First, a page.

There are five characters in Tennessee William’s breakthrough “memory play”
Under the precise direction of Dundee Rep’s joint Artistic Director Jemima Levick, the poignant truths of this play are expertly handled by its cast.
For the most part, though, Williams’s play focuses on a family trinity which is slowly, but surely, breaking apart; our nominal “hero” Tom Wingfield, who at times acts like a stand-up comedian in front of a scruffy old microphone, and at others stands just off the set, observing what’s happening. He is, he insists, the opposite of a stage magician, “offering truth in the pleasant disguise of illusion”; and we are reminded of his role as both character and narrator constantly, not least by the repeated typewritten text projected above their heads like chapter titles in a novel.
Tom shares a cramped St Louis flat with his fragile, vulnerable sister Laura, and his overbearing mother Amanda, a former Southern Belle who is increasingly cut adrift from the world, scraping a meagre living trying to persuade women to renew their subscriptions to The HomeMaker’s Companion. He works in a shoe warehouse, earning just $65 a week; nick-named Shakespeare thanks to his aspirations as a writer, Tom yearns for adventure and escape but can’t see how — unlike Malvio the Magician, who he saw in a variety show — he can “get out of his coffin” without removing the nails.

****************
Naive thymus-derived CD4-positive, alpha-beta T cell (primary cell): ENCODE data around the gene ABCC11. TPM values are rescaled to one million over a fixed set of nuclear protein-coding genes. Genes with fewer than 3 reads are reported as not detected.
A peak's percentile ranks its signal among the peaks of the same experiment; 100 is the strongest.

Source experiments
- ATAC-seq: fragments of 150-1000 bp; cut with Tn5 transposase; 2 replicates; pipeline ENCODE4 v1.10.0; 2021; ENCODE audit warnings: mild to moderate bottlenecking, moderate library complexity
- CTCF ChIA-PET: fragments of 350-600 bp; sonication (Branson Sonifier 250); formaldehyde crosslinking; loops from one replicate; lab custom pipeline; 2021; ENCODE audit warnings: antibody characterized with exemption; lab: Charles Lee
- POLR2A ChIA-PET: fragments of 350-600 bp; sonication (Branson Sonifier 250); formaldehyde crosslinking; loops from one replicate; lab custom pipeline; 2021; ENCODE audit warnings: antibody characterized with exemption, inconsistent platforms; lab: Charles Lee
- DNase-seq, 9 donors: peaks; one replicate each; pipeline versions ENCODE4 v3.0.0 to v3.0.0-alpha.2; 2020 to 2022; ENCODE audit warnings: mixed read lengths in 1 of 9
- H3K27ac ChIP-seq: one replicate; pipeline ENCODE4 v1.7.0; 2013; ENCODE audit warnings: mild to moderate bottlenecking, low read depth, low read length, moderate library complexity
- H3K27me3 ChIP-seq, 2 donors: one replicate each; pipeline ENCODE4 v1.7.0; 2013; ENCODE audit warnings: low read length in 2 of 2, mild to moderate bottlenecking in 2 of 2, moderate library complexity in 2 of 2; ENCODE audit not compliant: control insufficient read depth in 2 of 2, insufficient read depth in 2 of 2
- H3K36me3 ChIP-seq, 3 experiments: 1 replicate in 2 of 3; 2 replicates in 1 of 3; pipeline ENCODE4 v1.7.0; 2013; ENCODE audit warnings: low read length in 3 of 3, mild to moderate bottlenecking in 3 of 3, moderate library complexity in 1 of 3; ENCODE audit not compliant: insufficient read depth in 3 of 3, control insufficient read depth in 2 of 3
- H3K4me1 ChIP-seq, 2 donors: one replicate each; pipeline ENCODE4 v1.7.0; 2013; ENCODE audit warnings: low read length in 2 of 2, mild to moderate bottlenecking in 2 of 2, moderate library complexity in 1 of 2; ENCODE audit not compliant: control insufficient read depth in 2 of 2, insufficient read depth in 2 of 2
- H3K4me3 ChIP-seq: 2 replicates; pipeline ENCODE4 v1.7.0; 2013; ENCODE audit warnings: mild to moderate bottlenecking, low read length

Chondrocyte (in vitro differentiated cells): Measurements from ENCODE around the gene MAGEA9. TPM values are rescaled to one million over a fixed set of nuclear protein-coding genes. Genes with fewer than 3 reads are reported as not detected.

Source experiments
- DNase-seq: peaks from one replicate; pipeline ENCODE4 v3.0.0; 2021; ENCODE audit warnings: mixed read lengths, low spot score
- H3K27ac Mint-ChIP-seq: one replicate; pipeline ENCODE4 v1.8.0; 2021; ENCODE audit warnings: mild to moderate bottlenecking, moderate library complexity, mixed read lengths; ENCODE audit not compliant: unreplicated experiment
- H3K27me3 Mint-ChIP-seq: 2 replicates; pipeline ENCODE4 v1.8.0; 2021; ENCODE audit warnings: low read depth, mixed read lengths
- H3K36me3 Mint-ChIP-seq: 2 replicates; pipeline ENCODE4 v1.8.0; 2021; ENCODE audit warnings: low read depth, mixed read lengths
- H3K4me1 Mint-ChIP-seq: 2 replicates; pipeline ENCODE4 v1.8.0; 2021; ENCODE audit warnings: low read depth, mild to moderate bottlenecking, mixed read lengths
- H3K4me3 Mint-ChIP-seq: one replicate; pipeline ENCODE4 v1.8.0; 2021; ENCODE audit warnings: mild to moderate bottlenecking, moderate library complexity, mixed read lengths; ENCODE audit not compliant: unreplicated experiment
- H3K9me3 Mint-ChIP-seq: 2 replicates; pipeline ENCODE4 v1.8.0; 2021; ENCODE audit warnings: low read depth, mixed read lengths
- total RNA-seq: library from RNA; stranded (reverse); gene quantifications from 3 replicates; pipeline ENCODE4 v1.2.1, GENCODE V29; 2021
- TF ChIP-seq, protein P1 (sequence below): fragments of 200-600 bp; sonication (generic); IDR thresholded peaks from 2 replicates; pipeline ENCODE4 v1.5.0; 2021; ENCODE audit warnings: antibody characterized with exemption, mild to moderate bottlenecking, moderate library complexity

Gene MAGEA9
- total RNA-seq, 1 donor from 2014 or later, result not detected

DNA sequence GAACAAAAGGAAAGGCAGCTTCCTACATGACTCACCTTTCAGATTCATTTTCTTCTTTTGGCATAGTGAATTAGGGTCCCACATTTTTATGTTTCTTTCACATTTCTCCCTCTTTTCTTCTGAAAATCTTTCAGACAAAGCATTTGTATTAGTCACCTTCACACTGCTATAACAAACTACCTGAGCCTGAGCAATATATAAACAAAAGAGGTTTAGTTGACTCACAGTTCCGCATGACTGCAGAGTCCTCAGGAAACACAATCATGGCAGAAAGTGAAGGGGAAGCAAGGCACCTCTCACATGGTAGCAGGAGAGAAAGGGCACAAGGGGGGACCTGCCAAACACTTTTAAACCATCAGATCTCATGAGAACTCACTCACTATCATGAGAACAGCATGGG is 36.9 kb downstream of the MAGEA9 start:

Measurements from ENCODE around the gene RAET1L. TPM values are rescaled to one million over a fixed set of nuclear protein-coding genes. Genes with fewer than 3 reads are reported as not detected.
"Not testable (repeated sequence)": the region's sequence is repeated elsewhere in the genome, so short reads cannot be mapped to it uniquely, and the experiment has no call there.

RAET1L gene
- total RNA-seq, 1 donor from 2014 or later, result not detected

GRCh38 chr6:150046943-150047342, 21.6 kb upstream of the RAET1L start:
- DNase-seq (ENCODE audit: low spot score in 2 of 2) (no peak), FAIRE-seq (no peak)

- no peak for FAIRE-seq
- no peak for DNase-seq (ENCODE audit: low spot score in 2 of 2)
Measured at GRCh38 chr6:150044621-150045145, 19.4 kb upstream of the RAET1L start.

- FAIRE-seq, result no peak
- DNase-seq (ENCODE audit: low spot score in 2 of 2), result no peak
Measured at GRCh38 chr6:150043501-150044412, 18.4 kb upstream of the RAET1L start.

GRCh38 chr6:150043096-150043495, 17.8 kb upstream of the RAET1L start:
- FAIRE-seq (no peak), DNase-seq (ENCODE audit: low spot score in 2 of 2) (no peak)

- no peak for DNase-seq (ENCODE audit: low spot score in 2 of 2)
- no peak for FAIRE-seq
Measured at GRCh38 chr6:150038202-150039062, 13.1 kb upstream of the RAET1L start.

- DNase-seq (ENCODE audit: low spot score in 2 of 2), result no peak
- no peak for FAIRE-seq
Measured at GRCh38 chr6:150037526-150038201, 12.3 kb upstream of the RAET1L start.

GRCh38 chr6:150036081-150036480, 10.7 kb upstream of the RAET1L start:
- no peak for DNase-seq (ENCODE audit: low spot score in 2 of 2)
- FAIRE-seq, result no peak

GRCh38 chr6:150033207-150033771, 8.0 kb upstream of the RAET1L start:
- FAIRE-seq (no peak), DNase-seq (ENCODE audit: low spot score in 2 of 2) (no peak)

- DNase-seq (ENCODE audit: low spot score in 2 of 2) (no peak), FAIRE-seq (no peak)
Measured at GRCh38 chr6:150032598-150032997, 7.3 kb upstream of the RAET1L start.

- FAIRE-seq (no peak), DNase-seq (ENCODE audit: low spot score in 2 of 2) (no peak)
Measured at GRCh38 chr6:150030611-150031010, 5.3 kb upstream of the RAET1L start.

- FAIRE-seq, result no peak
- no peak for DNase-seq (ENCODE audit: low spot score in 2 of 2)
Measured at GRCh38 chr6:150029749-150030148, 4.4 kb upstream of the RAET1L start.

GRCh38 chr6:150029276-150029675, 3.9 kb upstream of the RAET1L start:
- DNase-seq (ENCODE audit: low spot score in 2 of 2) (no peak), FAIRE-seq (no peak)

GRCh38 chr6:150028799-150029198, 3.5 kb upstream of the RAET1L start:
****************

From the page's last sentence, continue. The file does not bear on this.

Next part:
Laura is mildly physically disabled, and to modern eyes almost certainly has some form of autism; painfully shy, she feels safe only when playing her old records and looking after her collection of small glass animals, the titular Glass Menagerie. Like any mother, Amanda is worried about her daughter’s prospects; the tragedy is that her old-school (even by 1930s-standards) attempts to ensure a good marriage are as frantic as they are pointless and doomed.
Under the precise direction of Dundee Rep’s joint Artistic Director Jemima Levick, the poignant truths of this play are expertly handled by its cast. Robert Jack as Tom and Irene Macdougall as Amanda may benefit from having the play’s most grandiose moments, but praise is especially deserved for Millie Turner as Laura, who delicately evokes our sympathies without our pity. Thomas Cotran also gives good-heartedness to what is essentially a cameo as the family’s much-anticipated Gentleman Caller, Jim O’Connor.
If there’s one slight misfire, it’s ironically with Alex Lowde’s set; though both memorable and simple, it’s undoubtedly larger than one might expect and, with its surrounding screens of multi-colour lights, somewhat fails to properly suggest the shabby back-lane apartment where the action is supposed to take place. Sometimes, you can take knowing theatricality a tad too far.